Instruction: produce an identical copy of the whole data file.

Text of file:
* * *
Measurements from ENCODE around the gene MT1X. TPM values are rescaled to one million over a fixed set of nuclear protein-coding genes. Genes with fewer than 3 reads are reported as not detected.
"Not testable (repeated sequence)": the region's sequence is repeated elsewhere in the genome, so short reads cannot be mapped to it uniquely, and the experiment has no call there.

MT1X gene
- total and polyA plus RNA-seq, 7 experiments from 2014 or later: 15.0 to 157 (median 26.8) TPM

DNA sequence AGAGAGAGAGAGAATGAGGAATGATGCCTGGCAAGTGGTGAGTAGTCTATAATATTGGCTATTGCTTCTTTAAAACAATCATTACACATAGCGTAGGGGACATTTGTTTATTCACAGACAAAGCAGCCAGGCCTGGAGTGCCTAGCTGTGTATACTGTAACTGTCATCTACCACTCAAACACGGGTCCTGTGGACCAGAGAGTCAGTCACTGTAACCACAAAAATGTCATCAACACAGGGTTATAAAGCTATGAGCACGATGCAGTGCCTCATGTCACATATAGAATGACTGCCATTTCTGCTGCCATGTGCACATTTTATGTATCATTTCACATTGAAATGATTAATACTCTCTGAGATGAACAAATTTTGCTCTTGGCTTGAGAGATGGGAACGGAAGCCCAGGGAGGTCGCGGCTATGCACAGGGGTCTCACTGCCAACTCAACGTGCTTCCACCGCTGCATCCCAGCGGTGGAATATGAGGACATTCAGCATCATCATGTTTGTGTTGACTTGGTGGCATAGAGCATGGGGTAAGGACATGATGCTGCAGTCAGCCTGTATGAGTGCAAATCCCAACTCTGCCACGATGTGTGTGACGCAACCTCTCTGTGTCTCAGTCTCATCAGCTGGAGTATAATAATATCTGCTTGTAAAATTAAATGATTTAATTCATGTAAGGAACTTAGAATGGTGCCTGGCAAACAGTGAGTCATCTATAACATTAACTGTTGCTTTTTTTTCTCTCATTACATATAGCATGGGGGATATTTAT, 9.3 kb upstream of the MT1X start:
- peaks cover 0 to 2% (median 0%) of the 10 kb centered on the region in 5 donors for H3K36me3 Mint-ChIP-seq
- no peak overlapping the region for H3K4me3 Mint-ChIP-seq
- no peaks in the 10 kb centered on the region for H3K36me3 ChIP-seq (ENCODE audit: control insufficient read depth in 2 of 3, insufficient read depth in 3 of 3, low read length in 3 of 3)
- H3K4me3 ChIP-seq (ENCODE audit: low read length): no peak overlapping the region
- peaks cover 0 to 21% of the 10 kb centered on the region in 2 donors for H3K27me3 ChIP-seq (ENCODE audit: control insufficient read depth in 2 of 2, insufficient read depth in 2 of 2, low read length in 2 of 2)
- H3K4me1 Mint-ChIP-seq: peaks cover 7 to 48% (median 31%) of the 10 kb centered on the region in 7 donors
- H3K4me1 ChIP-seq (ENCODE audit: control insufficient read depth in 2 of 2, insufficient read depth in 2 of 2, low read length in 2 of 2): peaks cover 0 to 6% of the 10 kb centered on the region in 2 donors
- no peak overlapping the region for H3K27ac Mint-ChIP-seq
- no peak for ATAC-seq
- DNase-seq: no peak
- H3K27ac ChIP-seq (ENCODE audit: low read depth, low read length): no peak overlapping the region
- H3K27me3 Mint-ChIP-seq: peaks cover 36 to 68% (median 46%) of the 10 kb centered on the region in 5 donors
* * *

Measurements from ENCODE around the gene MT1X. TPM values are rescaled to one million over a fixed set of nuclear protein-coding genes. Genes with fewer than 3 reads are reported as not detected.
"Not testable (repeated sequence)": the region's sequence is repeated elsewhere in the genome, so short reads cannot be mapped to it uniquely, and the experiment has no call there.

MT1X gene
- total and polyA plus RNA-seq, 7 experiments from 2014 or later: 15.0 to 157 (median 26.8) TPM

DNA sequence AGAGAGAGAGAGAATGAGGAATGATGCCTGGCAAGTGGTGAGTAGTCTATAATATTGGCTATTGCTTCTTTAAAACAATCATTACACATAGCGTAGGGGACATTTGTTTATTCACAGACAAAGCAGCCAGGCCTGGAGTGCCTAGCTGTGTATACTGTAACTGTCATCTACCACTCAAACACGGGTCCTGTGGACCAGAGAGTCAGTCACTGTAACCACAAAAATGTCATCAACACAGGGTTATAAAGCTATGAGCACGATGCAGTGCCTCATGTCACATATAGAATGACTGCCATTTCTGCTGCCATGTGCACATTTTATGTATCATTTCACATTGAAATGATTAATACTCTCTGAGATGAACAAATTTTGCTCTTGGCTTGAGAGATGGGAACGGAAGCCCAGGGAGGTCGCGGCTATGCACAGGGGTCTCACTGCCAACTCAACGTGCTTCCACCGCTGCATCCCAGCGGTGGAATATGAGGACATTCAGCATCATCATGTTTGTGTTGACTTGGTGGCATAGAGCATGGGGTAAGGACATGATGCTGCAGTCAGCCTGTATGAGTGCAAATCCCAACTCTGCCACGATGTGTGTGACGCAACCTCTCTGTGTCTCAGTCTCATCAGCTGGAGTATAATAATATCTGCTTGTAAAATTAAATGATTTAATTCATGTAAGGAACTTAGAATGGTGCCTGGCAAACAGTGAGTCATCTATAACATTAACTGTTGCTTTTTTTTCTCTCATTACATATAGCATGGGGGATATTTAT, 9.3 kb upstream of the MT1X start:
- peaks cover 0 to 2% (median 0%) of the 10 kb centered on the region in 5 donors for H3K36me3 Mint-ChIP-seq
- no peak overlapping the region for H3K4me3 Mint-ChIP-seq
- no peaks in the 10 kb centered on the region for H3K36me3 ChIP-seq (ENCODE audit: control insufficient read depth in 2 of 3, insufficient read depth in 3 of 3, low read length in 3 of 3)
- H3K4me3 ChIP-seq (ENCODE audit: low read length): no peak overlapping the region
- peaks cover 0 to 21% of the 10 kb centered on the region in 2 donors for H3K27me3 ChIP-seq (ENCODE audit: control insufficient read depth in 2 of 2, insufficient read depth in 2 of 2, low read length in 2 of 2)
- H3K4me1 Mint-ChIP-seq: peaks cover 7 to 48% (median 31%) of the 10 kb centered on the region in 7 donors
- H3K4me1 ChIP-seq (ENCODE audit: control insufficient read depth in 2 of 2, insufficient read depth in 2 of 2, low read length in 2 of 2): peaks cover 0 to 6% of the 10 kb centered on the region in 2 donors
- no peak overlapping the region for H3K27ac Mint-ChIP-seq
- no peak for ATAC-seq
- DNase-seq: no peak
- H3K27ac ChIP-seq (ENCODE audit: low read depth, low read length): no peak overlapping the region
- H3K27me3 Mint-ChIP-seq: peaks cover 36 to 68% (median 46%) of the 10 kb centered on the region in 5 donors